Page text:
Rudolph W. Giuliani, who has helped oversee a string of failed court challenges to President Trump’s defeat in the election, asked the president’s campaign to pay him $20,000 a day for his legal work, multiple people briefed on the matter said.
The request stirred opposition from some of Mr. Trump’s aides and advisers, who appear to have ruled out paying that much, and it is unclear how much Mr. Giuliani will ultimately be compensated.
A $20,000-a-day rate would have made Mr. Giuliani, the former New York City mayor who has been Mr. Trump’s personal lawyer for several years, among the most highly compensated lawyers anywhere.
Reached by phone, Mr. Giuliani strenuously denied requesting that much.
“I never asked for $20,000,” said Mr. Giuliani, saying the president volunteered to make sure he was paid after the cases concluded. “The arrangement is, we’ll work it out at the end.”
He added that whoever had said he made the $20,000-a-day request “is a liar, a complete liar.”
There is little to no prospect of any of the remaining legal cases being overseen by Mr. Giuliani altering the outcome in any of the states where Mr. Trump is still fighting in court, much less of overturning President-elect Joseph R. Biden Jr.’s Electoral College and popular vote victory. Some Trump allies fear that Mr. Giuliani is encouraging the president to continue a spurious legal fight because he sees financial advantage for himself in it.
The Trump campaign has set up a legal-defense fund and is said to be raising significant sums to continue legal challenges in places like Pennsylvania and Georgia.
A Trump campaign spokesman did not respond to requests for comment.
Mr. Giuliani had sought compensation for his work dating back to the day after Election Day, when Mr. Trump began publicly claiming that he won despite the results, according to people familiar with the request, who asked for anonymity to speak about sensitive discussions.
At $20,000 a day, Mr. Giuliani’s rate would be above the top-of-the-line lawyers in Washington and New York who can charge as much as $15,000 a day if they are spending all their time working for a client.
Pursuing one of their most legally fraught election cases filed so far, lawyers for the Trump campaign appeared in court again this afternoon to ask a federal judge to stop certification of the vote in Pennsylvania.
President Trump’s legal team for this case — his third set of lawyers on it since it was filed last week — was expected to tell Judge Matthew W. Brann of the U.S. District Court in Williamsport that Pennsylvania election officials mismanaged the widespread use of absentee and mail-in ballots in the state.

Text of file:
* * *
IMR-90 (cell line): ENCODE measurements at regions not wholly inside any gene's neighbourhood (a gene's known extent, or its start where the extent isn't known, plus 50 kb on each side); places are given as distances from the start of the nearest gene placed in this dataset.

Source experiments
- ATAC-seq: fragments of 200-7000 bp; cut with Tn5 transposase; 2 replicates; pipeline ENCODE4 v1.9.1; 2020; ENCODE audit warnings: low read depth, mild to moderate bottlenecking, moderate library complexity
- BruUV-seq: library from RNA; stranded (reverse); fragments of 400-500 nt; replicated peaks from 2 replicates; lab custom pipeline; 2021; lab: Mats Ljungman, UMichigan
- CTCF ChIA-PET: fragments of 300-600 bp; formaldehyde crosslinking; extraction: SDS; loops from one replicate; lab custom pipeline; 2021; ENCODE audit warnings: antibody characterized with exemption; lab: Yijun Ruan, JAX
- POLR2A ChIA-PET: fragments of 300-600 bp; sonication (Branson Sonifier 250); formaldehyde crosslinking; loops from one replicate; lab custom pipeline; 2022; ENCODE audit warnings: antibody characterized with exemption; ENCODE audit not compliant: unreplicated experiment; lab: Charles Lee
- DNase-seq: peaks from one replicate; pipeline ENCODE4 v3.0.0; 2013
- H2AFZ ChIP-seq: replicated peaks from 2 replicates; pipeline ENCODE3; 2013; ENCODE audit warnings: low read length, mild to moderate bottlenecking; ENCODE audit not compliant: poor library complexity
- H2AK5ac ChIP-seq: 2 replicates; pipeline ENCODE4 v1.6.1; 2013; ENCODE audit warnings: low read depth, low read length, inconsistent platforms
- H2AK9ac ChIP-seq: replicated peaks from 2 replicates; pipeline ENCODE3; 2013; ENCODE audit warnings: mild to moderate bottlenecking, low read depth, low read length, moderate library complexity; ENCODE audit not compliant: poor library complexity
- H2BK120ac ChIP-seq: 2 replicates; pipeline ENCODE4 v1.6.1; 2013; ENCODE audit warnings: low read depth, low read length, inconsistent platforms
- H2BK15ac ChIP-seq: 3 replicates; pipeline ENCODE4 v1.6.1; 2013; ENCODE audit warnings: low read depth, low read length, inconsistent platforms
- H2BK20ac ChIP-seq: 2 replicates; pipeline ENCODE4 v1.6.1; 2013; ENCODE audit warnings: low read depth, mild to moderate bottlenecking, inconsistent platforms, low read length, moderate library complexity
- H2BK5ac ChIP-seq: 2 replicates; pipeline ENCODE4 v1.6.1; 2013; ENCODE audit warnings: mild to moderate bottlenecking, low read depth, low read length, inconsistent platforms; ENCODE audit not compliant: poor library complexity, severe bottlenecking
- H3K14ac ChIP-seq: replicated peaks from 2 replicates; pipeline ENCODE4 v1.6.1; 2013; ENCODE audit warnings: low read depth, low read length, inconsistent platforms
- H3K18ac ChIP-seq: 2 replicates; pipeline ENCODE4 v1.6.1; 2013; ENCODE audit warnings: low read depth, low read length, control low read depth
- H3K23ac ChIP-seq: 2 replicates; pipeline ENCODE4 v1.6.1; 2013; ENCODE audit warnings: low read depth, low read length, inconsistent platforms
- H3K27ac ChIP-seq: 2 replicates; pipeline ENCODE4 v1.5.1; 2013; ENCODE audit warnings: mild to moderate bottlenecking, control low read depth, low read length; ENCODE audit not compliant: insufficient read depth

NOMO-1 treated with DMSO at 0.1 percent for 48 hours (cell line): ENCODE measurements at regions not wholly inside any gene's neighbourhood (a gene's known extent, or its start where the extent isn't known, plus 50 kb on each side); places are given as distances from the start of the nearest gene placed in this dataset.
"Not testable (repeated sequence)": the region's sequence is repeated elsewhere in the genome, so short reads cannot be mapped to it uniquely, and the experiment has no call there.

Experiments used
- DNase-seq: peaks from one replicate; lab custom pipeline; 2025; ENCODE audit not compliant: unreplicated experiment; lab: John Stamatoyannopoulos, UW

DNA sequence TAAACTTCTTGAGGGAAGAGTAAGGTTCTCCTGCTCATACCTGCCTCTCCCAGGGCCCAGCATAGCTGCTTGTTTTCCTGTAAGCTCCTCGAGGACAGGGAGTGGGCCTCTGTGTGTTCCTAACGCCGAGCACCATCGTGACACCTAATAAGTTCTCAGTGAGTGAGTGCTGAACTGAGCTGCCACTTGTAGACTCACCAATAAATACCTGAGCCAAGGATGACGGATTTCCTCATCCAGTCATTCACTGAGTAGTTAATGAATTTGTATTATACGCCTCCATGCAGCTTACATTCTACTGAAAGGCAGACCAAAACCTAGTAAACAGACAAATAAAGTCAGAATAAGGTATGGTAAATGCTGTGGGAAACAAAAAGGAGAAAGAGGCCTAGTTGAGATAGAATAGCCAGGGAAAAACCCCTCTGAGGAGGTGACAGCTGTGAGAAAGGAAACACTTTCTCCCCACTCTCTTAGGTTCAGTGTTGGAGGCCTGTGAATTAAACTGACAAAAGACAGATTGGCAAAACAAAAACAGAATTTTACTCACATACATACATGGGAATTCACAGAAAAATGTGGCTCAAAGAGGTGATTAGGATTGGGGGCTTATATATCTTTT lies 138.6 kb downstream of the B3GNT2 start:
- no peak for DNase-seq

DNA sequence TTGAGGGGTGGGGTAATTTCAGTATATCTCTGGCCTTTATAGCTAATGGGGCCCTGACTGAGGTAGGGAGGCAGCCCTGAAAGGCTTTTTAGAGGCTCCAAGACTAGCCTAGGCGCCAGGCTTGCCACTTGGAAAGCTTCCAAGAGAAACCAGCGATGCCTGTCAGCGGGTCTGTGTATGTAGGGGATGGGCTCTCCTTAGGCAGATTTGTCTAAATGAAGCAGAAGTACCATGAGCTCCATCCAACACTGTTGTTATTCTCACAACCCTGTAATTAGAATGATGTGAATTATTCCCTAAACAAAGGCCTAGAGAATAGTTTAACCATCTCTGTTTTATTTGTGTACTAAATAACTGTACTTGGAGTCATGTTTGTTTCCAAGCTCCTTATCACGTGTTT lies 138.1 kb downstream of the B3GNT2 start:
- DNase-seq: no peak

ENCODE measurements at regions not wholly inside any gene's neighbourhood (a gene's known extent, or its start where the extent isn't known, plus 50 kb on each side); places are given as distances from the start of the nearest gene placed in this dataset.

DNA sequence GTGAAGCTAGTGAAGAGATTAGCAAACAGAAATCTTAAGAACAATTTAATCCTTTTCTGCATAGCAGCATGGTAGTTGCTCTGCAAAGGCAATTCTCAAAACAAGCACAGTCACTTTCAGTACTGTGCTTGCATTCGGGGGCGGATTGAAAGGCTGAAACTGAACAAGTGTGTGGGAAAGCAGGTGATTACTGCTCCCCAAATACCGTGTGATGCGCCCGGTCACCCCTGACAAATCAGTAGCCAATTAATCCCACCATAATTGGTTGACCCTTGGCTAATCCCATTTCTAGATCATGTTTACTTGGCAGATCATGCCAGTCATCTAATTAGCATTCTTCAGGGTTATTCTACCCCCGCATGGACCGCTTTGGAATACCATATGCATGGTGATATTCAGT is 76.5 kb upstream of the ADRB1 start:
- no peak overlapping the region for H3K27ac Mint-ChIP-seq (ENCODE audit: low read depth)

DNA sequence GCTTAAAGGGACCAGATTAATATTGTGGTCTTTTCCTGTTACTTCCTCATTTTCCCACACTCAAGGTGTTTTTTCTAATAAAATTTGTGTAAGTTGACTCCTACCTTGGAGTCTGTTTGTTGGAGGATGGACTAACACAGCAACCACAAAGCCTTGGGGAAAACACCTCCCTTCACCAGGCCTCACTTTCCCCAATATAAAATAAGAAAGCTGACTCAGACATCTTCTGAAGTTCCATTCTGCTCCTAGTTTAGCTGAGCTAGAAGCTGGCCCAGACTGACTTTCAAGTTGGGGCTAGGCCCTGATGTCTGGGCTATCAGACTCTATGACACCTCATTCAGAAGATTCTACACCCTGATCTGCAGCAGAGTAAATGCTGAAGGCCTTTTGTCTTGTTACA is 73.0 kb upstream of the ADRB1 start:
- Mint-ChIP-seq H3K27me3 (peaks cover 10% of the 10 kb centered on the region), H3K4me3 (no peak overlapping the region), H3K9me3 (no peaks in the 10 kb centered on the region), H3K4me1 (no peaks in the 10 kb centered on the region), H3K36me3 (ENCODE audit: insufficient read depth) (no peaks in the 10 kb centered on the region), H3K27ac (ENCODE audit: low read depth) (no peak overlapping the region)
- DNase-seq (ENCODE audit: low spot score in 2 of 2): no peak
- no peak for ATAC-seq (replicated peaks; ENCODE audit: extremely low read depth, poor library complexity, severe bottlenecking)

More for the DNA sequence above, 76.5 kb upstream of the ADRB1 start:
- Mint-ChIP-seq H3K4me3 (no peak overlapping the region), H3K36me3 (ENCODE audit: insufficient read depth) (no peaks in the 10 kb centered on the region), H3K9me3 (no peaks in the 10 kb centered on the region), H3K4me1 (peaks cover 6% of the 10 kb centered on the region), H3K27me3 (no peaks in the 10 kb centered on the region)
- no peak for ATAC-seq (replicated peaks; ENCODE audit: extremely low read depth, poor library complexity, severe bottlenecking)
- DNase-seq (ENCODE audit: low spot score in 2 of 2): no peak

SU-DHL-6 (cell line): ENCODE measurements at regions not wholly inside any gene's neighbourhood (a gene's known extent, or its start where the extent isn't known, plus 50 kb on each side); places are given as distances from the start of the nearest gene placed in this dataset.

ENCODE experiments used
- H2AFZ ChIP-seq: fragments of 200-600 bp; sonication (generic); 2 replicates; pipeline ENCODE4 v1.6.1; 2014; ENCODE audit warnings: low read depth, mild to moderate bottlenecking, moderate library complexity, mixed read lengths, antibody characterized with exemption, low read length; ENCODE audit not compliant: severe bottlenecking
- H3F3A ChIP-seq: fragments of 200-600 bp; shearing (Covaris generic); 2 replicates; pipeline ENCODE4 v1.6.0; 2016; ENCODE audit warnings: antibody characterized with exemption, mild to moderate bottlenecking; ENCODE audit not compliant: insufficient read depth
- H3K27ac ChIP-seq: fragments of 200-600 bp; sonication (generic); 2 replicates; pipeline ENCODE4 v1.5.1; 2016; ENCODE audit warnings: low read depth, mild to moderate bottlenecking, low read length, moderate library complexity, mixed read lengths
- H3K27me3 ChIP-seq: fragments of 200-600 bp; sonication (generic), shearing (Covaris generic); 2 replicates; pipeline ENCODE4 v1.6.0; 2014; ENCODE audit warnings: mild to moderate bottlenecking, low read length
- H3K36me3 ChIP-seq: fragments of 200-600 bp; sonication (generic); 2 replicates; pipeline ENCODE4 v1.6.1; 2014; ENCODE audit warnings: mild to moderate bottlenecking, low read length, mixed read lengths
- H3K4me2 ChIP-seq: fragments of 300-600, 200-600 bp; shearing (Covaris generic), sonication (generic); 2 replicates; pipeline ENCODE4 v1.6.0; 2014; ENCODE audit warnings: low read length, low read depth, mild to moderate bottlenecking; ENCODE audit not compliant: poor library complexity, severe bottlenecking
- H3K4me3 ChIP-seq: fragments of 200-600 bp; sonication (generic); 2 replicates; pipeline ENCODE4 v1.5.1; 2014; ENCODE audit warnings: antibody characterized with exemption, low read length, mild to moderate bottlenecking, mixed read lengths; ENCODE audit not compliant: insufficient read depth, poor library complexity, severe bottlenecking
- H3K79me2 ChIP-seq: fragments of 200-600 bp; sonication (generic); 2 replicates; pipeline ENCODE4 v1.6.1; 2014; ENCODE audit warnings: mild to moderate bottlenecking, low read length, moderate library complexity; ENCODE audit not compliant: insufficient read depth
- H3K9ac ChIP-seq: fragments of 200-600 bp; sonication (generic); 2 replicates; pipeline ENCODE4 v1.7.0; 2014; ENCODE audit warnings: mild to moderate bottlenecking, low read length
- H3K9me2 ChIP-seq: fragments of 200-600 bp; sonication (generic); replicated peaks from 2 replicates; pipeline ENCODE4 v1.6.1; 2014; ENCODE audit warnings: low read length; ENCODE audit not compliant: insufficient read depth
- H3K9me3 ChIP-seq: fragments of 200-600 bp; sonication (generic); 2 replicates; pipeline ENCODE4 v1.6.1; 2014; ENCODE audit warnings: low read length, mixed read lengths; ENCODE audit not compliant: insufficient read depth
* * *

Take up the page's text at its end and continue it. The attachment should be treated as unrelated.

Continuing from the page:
The campaign seeks to effectively invalidate the results of the statewide count and deny Pennsylvania’s 20 electoral votes to President-elect Joseph R. Biden Jr.
Lawyers for the state and for the Democratic Party have argued in court papers that the campaign’s arguments are untimely, far too general to succeed and cannot overturn enough votes in Pennsylvania to overcome Mr. Biden’s lead, which now stands at about 73,000 votes.
“To effectuate the will of the millions of Pennsylvanians who voted in this election, the court should bring this litigation to a close expeditiously, dismiss plaintiffs’ evidence-free claims, and allow the Commonwealth to complete the electoral process,” the lawyers argued in a brief filed on Monday.
In the middle of the federal hearing, the Pennsylvania Supreme Court issued a decision saying that election officials in Philadelphia had acted properly by keeping observers a safe distance from the vote counting in Philadelphia’s convention center. The ruling by the Supreme Court reversed one of the Trump campaign’s only legal victories so far.
On Election Day, the campaign filed a lawsuit in the Philadelphia Court of Common Pleas arguing that rules keeping observers at least 10 feet from the counting of the vote were improper, even though they were put in place to prevent the spread of the coronavirus.
After the campaign lost its suit, it appealed to the Commonwealth Court, which ruled that observers could move to within six feet of the count. The Supreme Court decision on Tuesday found that Philadelphia election officials had not broken the law because the election code does not specify “a minimum distance” that observers must stand from the counting.
Since Election Day, the Trump campaign and other Republican plaintiffs have lost more than 20 court actions challenging the integrity of the presidential race, including four federal lawsuits — in Georgia, Michigan, Wisconsin and Pennsylvania — that were voluntarily withdrawn on Monday by the man who oversaw them, the conservative lawyer James Bopp Jr.